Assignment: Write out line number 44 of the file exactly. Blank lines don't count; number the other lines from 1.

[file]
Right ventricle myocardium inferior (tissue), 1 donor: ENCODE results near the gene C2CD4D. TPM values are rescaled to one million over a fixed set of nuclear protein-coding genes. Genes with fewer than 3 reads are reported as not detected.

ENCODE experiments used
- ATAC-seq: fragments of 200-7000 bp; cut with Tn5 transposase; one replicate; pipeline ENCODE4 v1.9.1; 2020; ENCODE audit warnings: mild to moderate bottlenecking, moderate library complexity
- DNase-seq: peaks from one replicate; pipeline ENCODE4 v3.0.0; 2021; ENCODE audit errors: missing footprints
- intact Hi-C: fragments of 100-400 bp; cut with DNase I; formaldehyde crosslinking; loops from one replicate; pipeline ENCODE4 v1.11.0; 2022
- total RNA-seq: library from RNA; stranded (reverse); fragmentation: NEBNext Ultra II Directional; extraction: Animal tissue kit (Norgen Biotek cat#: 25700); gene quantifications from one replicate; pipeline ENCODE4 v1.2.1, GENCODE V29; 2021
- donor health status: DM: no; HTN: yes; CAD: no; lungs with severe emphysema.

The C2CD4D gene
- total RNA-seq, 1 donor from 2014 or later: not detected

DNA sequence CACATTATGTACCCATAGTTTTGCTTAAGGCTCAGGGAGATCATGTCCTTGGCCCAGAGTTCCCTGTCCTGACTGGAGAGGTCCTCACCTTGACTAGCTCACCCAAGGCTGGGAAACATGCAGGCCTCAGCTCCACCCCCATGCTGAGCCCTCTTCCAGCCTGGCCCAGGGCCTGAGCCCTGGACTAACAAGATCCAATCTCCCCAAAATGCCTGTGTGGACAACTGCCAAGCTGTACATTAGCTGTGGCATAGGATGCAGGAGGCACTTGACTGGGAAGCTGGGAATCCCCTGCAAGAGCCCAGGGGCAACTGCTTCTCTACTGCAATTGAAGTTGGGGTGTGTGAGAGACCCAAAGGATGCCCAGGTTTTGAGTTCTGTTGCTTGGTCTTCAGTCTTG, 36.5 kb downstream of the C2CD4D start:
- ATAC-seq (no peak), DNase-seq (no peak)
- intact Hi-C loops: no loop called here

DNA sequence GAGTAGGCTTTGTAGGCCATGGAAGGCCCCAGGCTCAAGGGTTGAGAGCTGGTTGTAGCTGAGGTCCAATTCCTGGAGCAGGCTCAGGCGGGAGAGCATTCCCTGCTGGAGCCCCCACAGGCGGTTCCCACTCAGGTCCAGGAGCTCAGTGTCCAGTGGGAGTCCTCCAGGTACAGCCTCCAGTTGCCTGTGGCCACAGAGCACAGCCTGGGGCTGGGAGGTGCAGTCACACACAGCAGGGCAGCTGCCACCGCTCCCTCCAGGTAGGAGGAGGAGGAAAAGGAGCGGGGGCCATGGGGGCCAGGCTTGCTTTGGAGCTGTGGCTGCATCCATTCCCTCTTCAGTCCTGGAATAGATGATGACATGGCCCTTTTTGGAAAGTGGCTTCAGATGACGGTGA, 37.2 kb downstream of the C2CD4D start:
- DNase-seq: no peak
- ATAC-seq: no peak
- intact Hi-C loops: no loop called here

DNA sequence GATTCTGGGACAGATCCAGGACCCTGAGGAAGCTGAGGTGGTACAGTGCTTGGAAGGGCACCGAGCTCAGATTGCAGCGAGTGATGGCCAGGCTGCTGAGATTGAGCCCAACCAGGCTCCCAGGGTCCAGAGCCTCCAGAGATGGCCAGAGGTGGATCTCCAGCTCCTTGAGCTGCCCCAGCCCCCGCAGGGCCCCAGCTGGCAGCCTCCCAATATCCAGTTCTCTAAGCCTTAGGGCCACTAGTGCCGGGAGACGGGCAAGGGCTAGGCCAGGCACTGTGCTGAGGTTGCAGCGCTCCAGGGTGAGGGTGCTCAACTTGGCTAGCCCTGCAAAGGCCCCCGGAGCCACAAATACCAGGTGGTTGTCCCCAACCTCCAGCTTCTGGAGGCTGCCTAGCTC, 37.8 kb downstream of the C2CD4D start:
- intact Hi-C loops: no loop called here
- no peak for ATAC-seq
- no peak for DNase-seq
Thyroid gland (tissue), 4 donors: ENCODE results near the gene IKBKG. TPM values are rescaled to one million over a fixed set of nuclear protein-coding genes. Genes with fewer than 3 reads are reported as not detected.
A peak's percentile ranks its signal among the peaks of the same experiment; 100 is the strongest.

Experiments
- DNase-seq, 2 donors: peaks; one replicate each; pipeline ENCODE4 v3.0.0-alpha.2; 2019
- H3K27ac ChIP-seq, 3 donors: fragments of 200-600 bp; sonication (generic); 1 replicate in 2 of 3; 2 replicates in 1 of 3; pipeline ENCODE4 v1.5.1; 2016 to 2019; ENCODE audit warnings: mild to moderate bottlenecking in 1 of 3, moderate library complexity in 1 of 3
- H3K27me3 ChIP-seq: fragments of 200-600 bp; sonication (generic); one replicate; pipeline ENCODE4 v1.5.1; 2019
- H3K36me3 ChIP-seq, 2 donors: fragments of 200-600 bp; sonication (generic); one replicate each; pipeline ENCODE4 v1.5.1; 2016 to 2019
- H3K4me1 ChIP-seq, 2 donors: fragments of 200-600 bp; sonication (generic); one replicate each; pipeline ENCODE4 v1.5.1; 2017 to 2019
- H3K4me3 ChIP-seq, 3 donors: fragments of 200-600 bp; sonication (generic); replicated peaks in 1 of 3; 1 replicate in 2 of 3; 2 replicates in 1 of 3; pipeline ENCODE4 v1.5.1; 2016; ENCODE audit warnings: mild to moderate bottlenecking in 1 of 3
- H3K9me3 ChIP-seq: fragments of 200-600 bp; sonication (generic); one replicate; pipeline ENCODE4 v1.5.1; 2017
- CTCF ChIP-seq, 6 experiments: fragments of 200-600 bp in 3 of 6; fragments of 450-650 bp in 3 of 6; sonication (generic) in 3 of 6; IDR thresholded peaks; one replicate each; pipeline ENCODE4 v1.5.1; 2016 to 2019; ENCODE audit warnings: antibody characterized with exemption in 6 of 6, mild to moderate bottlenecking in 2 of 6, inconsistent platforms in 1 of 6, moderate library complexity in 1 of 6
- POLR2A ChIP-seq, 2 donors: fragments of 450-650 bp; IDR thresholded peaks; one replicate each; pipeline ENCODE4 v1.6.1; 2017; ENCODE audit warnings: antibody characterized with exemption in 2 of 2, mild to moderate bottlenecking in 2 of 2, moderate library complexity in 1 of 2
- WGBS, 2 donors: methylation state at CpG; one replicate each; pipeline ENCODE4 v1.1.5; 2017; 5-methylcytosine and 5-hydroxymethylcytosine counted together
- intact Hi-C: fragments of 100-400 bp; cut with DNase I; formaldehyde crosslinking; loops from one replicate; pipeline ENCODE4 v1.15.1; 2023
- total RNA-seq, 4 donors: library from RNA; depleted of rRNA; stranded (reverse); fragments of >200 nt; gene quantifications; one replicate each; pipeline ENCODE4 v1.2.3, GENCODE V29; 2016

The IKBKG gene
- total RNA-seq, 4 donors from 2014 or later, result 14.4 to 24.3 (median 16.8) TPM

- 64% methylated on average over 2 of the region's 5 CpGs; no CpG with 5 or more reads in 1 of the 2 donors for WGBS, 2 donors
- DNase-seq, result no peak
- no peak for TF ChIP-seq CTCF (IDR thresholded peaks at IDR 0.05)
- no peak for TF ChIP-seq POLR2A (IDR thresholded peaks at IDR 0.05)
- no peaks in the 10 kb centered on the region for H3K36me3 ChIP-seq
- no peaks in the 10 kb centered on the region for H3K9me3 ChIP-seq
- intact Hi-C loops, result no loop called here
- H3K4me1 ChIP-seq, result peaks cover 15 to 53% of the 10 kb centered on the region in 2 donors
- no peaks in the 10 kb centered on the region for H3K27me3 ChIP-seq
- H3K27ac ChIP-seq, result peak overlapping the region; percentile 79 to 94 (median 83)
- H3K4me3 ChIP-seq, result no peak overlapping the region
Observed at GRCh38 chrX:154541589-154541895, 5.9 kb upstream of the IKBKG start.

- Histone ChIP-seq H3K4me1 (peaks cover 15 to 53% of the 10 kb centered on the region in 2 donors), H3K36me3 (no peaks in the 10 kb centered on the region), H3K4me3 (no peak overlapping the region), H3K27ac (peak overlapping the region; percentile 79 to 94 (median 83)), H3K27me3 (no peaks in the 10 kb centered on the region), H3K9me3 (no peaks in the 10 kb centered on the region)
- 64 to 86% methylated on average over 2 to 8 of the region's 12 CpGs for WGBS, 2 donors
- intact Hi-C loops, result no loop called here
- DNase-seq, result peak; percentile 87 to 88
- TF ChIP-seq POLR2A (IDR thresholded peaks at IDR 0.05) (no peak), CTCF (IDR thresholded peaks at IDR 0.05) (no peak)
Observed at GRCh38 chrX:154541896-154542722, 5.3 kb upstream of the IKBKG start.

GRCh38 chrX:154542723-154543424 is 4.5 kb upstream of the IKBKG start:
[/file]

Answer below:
- intact Hi-C loops, result no loop called here